The overwhelming majority of insurers worldwide are still in the early stages of assessing the impact of IFRS 17, with most struggling to find the talent needed to implement the accounting standard.
A new report from KPMG reveals 85% are still in these early stages, while more than a third have yet to start any projects for IFRS 17 or IFRS 9, which come into effect at the start of 2021 and 2018 respectively.
This is despite most insurers seeing the standards' potential to revolutionise their business through systems modernisation, process optimisation, and actuarial and finance transformation.
"The new standards are complex with broad operational implications, so it is understandable that insurers are taking time to assess the requirements very carefully," KPMG global insurance change leader, Mary Trussell, said.
"But unless companies get started, they could end up challenged to design and implement process and systems changes by 2021."
The research involved surveying 82 executives from companies in 20 countries, including 15 of the 20 largest insurance groups in the Forbes 2016 Global 2000 that use IFRS.
Eight out of ten respondents see securing enough people with the right skills as a significant challenge, with all planning to use external resources such as contractors and consultants as a result.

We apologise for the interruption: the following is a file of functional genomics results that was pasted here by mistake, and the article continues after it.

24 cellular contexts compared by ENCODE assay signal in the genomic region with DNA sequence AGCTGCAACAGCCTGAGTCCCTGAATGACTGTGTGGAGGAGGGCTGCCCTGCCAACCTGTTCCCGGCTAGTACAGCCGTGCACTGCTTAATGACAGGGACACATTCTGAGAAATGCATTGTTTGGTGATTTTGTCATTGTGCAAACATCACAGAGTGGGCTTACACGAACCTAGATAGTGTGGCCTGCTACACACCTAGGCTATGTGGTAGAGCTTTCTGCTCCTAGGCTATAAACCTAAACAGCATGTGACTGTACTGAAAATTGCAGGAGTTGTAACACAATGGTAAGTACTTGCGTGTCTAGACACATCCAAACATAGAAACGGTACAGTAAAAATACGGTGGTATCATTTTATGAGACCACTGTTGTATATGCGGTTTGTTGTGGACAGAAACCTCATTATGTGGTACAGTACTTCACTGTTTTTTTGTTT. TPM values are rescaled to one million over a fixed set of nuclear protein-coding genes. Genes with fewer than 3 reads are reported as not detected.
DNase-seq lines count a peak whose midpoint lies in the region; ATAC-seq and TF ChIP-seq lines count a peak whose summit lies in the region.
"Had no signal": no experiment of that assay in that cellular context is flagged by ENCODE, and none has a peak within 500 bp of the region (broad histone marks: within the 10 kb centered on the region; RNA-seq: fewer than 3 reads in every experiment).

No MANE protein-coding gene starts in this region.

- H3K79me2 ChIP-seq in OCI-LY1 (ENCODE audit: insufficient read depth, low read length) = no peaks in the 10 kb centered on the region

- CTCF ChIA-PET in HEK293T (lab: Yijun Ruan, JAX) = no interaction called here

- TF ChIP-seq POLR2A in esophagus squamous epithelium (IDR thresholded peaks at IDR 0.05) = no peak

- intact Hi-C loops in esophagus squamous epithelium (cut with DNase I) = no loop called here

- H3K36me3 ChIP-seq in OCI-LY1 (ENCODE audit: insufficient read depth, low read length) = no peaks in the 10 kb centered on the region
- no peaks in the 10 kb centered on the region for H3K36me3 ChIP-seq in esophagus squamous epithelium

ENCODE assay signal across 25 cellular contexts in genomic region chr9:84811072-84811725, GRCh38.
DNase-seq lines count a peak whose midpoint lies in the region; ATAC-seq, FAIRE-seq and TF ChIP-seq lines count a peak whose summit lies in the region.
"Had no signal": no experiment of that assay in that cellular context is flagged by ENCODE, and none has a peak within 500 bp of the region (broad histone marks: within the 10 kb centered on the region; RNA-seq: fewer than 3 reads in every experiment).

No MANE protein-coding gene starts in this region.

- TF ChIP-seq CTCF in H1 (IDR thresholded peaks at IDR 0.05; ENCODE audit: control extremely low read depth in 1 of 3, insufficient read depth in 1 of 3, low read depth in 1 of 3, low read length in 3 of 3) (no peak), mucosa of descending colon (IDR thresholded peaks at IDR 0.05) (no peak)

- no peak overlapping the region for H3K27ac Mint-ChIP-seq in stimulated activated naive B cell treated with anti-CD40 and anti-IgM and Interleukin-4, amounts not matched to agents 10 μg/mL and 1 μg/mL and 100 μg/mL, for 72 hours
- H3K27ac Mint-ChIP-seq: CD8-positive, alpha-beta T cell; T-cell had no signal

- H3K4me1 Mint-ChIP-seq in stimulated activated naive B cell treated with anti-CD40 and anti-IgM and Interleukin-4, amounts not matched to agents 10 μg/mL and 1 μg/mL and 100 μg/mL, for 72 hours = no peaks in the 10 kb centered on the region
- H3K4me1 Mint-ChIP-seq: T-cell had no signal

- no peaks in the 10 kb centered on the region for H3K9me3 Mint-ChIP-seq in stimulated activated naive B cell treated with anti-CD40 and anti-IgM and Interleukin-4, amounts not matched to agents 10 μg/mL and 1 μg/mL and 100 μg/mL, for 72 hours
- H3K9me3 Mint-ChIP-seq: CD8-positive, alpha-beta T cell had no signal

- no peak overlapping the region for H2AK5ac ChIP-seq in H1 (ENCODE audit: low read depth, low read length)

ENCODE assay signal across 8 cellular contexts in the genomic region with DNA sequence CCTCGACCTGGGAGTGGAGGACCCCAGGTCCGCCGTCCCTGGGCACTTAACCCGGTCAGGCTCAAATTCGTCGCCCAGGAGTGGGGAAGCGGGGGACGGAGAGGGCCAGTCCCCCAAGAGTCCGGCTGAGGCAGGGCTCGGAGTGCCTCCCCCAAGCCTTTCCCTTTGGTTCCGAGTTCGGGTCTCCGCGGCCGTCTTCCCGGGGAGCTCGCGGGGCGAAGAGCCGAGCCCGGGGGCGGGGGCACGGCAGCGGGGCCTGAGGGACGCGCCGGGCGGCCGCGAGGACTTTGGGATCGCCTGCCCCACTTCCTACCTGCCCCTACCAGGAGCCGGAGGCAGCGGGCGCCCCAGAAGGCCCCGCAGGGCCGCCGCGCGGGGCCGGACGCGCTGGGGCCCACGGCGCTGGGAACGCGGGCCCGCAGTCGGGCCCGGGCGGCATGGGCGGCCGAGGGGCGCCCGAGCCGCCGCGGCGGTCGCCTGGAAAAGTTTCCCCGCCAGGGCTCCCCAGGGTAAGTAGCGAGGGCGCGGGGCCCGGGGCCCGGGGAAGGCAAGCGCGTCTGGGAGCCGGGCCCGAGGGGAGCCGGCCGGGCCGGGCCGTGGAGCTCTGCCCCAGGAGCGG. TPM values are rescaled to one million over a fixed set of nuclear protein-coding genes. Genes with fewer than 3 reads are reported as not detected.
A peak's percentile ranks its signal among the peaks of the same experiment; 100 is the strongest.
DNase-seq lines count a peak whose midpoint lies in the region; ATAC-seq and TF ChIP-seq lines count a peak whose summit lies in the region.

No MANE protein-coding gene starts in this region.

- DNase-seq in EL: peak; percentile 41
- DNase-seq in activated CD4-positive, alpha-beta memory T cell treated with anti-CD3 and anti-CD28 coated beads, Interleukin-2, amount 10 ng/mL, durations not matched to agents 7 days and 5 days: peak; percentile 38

It was also found that six in ten are finding it difficult to secure the necessary financial budget.
This comes after German insurer Munich Re joined a growing number of companies calling for the postponement of IFRS 17 implementation due to the costs and complexity involved.
"The transition will require extensive training and cultural change to enable staff to understand and report results of the business in what will be a new language," KPMG global head of insurance, Laura Hay, said.
"Insurers' concern with having sufficient skilled resources suggests that late starters face a double challenge.
"They not only have more ground to make up, but also may have a smaller talent pool available to execute the new processes and systems."